The world has changed in nearly incomprehensible ways over the last month, and will continue to do so in the future. Therefore, despite the conjectures of the Dabo Swinneys of the world, nobody has a damn clue if college football will be on our televisions come fall. We all hope it is, but that's all we can do.
On Golic and Wingo this morning, Greg McElroy took a different tact to explain why he thinks college football will be held. He explained that it's such a massive revenue driver for colleges of all shapes and sizes that, without college football, schools will have trouble finding enough money to fund other sports in their program:
"Look, football has to be played. Literally, it has to be played. So they are going to play it come hell or high water", said McElroy. "It's going to happen, we're just not sure when it's going to happen. Because if it's not, college athletics will literally implode."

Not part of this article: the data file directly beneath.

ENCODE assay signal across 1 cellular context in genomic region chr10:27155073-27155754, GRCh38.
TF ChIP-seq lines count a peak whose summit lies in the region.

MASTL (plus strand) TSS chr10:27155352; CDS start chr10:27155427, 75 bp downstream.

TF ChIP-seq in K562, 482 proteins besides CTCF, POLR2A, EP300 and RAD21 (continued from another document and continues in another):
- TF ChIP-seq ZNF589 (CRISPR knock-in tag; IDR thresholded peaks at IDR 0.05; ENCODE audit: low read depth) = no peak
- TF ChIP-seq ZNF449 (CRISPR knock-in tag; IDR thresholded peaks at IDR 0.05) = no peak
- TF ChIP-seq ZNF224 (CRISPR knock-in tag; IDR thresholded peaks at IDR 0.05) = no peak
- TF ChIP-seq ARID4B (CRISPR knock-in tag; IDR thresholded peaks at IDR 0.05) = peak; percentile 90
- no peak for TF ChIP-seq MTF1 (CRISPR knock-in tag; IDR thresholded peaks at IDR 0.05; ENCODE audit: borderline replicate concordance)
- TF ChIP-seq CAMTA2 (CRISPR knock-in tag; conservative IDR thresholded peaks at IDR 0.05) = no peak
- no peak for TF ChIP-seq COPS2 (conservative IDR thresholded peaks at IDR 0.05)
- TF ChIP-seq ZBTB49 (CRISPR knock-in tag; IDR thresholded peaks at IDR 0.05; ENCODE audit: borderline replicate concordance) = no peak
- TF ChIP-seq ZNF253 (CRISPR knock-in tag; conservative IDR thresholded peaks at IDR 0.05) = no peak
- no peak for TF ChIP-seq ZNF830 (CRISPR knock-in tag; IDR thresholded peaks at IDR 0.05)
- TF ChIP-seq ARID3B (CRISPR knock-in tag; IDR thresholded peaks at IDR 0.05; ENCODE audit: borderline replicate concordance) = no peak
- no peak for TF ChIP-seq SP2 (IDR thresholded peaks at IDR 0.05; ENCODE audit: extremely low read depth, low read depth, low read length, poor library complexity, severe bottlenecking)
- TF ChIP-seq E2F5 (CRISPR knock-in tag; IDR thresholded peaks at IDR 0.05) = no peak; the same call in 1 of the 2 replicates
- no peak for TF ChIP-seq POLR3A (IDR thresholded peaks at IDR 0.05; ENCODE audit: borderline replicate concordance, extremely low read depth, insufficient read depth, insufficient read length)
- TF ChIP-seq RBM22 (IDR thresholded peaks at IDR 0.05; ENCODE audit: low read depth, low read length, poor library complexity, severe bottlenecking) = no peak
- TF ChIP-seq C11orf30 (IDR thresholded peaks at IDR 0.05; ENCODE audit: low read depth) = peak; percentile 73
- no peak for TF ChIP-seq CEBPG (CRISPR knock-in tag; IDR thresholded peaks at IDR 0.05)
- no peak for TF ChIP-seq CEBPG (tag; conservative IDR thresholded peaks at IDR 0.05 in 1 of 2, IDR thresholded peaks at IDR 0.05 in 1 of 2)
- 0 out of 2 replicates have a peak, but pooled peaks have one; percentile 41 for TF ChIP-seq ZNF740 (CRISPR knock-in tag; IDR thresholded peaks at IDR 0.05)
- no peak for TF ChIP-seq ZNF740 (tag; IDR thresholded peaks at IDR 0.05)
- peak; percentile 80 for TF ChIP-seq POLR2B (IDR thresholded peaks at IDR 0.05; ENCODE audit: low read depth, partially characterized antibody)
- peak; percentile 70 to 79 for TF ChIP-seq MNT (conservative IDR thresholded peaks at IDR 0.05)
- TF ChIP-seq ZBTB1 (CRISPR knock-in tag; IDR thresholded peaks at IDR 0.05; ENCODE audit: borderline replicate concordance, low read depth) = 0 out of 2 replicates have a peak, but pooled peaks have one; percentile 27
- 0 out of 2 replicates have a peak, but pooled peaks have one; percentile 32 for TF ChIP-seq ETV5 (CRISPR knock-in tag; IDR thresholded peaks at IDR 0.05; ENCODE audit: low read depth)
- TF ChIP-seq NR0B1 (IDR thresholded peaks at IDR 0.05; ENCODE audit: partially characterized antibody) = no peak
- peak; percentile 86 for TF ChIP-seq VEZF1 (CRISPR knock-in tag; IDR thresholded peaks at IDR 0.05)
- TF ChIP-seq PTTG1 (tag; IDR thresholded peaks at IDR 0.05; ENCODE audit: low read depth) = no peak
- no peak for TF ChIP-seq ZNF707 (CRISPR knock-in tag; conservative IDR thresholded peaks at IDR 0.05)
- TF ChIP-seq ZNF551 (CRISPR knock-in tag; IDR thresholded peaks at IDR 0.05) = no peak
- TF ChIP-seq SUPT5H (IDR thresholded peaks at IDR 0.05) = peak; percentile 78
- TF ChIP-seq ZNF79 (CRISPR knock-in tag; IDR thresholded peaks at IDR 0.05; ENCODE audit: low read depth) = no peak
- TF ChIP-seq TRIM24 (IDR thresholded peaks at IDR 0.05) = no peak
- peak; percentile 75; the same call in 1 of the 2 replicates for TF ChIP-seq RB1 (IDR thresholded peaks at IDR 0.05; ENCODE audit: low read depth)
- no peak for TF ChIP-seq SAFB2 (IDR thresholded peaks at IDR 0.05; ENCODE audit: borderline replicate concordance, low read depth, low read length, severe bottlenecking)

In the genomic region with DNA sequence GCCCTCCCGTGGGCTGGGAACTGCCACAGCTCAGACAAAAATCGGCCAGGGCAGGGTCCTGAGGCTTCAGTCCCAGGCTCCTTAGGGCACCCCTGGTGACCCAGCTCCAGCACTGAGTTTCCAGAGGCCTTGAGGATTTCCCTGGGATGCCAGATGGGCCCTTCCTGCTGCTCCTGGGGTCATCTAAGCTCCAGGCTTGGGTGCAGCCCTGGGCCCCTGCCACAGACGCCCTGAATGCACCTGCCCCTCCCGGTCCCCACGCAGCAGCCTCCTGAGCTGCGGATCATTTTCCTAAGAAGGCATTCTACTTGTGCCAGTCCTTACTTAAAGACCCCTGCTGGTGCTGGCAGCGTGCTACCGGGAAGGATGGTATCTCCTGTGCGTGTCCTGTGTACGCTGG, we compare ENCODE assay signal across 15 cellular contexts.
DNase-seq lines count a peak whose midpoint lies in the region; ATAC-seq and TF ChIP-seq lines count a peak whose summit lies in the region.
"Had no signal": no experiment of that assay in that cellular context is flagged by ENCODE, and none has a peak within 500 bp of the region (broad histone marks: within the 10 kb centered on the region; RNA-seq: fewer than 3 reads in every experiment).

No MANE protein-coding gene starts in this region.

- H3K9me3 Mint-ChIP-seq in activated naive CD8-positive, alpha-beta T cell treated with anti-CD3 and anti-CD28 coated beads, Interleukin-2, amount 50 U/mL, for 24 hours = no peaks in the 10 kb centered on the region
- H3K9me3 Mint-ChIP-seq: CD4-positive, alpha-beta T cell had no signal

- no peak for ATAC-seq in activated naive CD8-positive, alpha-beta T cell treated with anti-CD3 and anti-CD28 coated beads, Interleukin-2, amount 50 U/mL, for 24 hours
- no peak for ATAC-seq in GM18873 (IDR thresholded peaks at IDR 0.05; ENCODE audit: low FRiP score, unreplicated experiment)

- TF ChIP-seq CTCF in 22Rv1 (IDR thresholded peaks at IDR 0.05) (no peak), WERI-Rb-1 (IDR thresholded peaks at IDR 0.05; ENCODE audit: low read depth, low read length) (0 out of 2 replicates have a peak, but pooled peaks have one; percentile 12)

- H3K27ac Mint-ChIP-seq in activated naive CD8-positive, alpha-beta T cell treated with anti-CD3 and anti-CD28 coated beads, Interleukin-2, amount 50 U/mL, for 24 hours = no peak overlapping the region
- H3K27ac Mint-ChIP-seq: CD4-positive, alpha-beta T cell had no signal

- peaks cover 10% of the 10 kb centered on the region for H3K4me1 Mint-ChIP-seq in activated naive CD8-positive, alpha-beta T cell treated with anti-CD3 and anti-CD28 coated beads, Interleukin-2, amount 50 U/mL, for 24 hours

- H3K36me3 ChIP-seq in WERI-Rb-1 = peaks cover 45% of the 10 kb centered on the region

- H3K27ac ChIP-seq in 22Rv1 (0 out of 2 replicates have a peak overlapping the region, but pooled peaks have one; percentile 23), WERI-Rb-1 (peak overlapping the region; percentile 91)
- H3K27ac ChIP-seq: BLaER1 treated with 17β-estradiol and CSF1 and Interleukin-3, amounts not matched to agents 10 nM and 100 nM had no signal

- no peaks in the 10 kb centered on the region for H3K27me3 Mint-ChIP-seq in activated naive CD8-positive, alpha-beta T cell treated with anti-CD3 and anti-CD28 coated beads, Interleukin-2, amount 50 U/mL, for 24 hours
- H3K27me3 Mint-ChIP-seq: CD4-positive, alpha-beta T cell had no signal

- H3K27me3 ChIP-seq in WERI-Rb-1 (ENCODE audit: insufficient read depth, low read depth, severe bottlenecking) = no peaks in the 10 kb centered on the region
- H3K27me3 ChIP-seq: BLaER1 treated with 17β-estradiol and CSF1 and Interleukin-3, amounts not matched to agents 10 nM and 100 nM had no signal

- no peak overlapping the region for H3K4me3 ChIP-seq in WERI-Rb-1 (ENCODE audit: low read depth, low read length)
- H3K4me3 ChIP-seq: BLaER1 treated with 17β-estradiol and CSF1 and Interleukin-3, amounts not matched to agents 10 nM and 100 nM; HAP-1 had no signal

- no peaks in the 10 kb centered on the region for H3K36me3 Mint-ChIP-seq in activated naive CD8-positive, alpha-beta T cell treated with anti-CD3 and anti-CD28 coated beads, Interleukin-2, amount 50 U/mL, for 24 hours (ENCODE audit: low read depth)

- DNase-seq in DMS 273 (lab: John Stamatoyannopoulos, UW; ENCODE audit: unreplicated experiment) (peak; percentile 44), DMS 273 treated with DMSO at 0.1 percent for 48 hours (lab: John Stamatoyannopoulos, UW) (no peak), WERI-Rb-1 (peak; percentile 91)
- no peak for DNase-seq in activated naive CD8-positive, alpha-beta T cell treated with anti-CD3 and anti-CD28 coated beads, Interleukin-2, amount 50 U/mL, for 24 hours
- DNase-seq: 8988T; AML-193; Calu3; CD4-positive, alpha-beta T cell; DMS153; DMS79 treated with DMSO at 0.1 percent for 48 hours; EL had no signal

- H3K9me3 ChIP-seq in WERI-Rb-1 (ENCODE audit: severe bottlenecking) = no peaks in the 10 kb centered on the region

"Football programs make up and account for around 80 percent of the revenue of the vast majority of these schools," he continued. "And television revenue is one thing, but for some of these schools in the Group of Five, the MAC and the Mountain West and the American Athletic Conference even though they're essentially the Power Six, they rely so heavily on that game revenue it would be really, really difficult for them to put forth other programs and to support other varsity sports."
Your average college sports fan understands how important football is when it comes to revenue, but the way McElroy puts it really hammers the point home. We'll have much bigger problems on our hands if we get to August and there's still no safe plan in place to kick-start society again (and make football feasible), but a lack of college football would have ripple effects that go far beyond the pockets of the university and our own personal enjoyment.
Surely the biggest universities with their wealthy boosters would be able to weather such a storm, but there are thousands of smaller schools that could be significantly hamstrung with no college football. I just hope that "come hell or high water" doesn't mean they'll sacrifice the safety of their student-athletes for revenue purposes, no matter how important that revenue is to the ecosystem of college athletics.